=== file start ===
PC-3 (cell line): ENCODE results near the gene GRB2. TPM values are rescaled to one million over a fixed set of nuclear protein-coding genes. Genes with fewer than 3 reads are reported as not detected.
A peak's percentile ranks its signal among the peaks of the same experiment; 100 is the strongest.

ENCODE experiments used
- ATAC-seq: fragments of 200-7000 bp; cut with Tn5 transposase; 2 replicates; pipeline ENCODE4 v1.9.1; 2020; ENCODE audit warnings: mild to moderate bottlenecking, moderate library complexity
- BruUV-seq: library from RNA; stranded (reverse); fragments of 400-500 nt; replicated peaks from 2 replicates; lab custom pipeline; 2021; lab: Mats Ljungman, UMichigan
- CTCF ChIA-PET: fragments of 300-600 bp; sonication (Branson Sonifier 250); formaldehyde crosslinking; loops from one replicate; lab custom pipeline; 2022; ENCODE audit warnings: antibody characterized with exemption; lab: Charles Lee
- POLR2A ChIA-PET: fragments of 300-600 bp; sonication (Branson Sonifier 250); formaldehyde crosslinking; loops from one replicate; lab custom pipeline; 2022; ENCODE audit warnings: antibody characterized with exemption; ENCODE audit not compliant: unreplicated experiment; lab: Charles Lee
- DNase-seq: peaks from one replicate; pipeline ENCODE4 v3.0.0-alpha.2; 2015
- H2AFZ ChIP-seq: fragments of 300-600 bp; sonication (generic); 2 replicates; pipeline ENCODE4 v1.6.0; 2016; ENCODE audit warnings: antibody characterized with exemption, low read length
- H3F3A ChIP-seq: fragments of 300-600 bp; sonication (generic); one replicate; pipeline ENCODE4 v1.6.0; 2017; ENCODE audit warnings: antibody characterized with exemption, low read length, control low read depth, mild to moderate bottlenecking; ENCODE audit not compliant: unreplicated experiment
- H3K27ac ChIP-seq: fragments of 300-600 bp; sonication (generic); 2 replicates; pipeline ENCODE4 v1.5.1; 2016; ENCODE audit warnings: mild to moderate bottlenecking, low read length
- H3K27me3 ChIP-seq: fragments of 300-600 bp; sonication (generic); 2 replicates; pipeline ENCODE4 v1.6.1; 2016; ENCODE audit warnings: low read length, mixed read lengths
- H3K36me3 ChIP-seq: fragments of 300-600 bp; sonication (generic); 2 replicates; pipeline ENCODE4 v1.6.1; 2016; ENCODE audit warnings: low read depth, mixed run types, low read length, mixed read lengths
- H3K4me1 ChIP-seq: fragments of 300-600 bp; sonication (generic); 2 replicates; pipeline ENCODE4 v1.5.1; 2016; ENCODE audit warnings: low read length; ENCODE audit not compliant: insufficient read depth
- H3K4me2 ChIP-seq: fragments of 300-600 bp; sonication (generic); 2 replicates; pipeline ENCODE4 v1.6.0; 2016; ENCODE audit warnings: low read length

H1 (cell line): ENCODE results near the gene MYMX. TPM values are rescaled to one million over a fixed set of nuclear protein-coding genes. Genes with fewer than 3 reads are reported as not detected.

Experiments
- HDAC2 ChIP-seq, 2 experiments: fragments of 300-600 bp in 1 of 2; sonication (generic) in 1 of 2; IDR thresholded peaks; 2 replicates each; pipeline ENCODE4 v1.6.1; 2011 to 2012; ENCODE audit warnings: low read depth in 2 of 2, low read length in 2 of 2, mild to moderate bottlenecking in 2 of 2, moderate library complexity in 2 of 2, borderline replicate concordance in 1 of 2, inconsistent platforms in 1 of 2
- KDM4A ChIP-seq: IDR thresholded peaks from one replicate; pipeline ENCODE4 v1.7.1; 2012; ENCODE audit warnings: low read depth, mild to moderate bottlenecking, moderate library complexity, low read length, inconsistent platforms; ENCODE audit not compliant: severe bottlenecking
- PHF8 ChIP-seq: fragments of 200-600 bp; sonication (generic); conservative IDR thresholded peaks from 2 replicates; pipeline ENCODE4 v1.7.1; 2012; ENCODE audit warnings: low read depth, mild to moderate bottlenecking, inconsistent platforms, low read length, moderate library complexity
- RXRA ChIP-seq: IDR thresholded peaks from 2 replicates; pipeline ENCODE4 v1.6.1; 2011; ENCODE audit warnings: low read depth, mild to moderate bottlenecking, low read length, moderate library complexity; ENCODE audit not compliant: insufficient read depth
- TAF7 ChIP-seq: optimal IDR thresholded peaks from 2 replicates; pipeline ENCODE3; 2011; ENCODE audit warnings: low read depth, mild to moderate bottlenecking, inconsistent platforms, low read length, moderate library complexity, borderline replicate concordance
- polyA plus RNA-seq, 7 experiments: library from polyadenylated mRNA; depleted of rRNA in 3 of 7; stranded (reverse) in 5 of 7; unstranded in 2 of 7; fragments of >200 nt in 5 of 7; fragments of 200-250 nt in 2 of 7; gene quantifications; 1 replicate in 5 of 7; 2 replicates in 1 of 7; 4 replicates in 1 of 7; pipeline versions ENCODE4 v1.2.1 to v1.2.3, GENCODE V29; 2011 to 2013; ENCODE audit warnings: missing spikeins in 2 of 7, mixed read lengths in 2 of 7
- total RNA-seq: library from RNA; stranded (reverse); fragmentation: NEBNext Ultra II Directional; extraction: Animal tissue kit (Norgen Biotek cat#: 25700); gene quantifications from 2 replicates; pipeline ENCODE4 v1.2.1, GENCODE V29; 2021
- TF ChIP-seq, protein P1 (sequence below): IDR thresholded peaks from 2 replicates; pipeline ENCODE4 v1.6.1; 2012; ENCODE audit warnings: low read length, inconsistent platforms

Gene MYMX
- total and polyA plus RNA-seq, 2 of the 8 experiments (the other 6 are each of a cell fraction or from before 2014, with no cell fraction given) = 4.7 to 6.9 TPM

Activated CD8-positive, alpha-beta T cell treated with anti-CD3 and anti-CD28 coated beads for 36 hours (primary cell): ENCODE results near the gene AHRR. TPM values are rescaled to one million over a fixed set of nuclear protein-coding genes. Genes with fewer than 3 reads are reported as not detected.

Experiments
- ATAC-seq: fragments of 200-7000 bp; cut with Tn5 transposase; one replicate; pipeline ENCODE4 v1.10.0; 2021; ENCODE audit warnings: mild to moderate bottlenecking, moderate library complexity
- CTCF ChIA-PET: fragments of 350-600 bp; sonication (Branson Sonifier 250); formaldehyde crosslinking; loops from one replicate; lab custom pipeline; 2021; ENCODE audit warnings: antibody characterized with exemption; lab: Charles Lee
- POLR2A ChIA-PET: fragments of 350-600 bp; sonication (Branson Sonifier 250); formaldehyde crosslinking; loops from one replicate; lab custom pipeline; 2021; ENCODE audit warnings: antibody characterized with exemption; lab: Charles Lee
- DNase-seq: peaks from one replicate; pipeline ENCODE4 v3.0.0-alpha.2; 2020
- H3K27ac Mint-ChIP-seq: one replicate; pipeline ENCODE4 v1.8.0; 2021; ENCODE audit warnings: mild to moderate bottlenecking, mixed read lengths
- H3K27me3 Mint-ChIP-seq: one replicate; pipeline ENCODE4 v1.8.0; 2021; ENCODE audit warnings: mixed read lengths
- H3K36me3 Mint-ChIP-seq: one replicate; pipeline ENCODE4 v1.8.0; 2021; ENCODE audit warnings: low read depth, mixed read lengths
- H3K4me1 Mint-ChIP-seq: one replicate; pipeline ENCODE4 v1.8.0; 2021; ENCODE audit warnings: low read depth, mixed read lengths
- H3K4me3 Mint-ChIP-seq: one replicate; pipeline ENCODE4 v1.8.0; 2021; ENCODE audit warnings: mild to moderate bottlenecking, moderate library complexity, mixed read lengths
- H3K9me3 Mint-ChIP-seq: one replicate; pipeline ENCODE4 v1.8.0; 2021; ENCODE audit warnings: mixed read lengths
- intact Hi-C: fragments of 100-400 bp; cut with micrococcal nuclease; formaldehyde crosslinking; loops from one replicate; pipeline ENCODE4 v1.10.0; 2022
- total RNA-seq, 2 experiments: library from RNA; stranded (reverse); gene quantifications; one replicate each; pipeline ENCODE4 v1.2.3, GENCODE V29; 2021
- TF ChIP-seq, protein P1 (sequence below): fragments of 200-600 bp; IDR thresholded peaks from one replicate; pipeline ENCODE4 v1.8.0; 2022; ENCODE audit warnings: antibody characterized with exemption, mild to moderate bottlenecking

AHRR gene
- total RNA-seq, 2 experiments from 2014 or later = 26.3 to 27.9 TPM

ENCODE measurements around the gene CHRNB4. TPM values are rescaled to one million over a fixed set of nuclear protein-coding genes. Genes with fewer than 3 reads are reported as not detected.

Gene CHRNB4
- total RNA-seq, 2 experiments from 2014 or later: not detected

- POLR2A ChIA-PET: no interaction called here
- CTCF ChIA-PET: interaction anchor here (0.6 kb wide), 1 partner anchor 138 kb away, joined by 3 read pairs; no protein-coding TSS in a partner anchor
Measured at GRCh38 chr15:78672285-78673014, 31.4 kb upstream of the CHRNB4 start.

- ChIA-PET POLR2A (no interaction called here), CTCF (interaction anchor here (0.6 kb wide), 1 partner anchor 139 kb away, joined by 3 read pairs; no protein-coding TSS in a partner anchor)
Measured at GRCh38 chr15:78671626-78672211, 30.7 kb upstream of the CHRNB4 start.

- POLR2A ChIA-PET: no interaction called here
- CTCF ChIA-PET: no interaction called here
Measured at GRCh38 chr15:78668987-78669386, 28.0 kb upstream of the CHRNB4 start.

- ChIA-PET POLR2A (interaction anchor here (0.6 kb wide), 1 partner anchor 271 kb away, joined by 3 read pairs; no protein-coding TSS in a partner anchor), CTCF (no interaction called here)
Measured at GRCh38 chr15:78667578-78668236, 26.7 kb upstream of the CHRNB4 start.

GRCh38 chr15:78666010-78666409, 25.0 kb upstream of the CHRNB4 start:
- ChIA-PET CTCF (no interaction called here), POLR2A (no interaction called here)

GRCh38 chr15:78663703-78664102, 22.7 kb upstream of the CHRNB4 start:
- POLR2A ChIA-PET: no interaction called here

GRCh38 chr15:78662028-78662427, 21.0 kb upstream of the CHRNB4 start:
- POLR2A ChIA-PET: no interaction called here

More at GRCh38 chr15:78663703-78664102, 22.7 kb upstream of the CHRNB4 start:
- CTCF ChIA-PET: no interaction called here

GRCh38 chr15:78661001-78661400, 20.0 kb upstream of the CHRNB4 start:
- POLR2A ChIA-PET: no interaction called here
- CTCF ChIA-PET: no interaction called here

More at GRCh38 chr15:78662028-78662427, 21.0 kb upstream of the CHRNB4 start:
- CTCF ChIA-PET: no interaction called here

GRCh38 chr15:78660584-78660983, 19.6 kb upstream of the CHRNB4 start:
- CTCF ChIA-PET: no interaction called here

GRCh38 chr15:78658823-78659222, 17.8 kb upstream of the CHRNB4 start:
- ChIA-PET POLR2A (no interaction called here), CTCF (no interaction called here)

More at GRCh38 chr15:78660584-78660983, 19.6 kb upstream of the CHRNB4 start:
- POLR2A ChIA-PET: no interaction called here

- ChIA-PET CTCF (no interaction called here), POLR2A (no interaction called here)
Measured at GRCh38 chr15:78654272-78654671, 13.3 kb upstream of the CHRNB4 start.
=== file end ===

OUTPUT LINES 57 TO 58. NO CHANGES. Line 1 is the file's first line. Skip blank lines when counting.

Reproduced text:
Measured at GRCh38 chr15:78667578-78668236, 26.7 kb upstream of the CHRNB4 start.

GRCh38 chr15:78666010-78666409, 25.0 kb upstream of the CHRNB4 start: